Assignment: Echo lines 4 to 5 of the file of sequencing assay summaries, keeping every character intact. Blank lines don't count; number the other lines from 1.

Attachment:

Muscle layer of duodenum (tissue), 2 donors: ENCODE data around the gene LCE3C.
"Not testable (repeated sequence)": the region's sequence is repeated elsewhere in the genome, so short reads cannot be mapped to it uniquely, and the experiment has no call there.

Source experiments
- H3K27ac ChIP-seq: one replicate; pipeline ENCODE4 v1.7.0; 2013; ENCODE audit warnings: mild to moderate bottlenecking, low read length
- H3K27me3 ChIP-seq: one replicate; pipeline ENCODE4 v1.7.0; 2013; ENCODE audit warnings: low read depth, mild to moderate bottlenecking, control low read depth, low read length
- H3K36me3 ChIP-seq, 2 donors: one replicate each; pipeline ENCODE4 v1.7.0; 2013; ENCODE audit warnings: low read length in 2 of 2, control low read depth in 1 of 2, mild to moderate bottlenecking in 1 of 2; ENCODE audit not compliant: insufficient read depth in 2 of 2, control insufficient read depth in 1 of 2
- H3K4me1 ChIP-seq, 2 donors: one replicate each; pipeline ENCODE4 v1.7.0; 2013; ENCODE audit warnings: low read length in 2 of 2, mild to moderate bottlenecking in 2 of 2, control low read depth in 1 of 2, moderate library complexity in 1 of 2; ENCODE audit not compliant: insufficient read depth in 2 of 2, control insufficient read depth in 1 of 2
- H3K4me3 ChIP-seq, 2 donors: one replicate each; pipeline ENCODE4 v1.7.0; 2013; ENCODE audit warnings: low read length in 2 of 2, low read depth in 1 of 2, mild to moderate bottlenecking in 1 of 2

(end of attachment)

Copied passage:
- H3K27ac ChIP-seq: one replicate; pipeline ENCODE4 v1.7.0; 2013; ENCODE audit warnings: mild to moderate bottlenecking, low read length
- H3K27me3 ChIP-seq: one replicate; pipeline ENCODE4 v1.7.0; 2013; ENCODE audit warnings: low read depth, mild to moderate bottlenecking, control low read depth, low read length